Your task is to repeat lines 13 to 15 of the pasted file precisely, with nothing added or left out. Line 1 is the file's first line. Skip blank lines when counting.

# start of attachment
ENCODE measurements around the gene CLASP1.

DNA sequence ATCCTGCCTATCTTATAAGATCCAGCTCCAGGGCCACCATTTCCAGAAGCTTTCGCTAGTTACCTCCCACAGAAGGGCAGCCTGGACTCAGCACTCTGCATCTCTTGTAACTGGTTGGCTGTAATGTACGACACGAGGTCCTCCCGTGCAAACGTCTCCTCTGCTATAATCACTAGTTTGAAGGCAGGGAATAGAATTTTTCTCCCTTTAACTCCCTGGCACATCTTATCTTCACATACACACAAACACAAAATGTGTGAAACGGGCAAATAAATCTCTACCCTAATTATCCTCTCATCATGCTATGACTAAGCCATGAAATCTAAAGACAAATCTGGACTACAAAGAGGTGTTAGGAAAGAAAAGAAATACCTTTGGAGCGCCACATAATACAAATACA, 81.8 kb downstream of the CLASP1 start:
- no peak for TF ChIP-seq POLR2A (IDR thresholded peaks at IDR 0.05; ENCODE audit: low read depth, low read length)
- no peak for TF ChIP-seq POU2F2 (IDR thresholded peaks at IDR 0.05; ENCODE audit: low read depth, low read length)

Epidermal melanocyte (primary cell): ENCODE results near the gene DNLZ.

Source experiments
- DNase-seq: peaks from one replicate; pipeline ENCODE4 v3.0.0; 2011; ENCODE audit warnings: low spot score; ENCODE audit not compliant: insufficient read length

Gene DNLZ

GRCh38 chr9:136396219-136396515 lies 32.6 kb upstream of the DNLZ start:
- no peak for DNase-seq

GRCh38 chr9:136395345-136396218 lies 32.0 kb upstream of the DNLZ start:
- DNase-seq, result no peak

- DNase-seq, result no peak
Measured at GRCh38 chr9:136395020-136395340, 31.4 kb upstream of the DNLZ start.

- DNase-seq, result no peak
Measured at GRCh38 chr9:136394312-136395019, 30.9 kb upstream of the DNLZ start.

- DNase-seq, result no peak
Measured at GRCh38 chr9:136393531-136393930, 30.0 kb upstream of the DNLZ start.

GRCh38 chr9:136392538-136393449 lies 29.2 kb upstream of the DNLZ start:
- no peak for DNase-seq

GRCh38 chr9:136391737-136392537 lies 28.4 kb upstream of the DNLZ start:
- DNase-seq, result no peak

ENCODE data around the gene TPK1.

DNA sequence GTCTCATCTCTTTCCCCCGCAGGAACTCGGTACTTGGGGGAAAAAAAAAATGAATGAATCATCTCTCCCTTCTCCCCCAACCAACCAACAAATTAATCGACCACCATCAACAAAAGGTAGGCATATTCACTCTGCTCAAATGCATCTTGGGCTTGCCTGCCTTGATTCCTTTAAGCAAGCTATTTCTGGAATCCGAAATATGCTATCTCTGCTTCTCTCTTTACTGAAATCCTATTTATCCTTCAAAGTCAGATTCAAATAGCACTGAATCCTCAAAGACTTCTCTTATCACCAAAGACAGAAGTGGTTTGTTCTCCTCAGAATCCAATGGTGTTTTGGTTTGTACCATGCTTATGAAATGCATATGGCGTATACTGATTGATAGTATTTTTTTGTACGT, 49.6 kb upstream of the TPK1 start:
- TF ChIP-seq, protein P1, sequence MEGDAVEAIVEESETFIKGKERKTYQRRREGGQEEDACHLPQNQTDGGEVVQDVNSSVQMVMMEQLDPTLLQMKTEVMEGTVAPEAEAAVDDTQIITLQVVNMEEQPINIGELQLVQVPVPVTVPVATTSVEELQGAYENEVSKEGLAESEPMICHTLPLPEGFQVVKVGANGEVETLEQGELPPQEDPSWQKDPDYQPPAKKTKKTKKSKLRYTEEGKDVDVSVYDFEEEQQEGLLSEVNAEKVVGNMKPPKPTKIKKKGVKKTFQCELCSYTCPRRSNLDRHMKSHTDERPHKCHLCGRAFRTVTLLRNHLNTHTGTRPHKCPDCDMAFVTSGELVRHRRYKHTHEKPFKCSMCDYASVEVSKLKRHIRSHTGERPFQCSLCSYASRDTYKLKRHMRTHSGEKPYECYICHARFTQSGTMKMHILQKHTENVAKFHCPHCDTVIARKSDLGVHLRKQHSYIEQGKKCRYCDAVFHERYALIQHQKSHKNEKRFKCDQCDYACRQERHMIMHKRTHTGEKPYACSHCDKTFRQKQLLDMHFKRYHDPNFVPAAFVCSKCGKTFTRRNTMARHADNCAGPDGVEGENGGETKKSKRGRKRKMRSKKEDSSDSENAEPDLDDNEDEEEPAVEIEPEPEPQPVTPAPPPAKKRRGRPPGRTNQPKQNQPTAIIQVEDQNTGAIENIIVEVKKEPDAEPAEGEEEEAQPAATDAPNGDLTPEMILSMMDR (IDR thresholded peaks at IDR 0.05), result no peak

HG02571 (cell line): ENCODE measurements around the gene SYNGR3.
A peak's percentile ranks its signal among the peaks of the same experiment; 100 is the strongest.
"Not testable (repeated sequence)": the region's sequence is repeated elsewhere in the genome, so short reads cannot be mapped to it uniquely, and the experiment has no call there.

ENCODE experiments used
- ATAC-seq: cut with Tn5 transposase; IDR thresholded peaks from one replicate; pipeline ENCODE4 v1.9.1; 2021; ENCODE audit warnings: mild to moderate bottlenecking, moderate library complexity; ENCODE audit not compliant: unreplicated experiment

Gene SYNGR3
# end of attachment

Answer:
- DNase-seq, result no peak
Measured at GRCh38 chr9:136395020-136395340, 31.4 kb upstream of the DNLZ start.

- DNase-seq, result no peak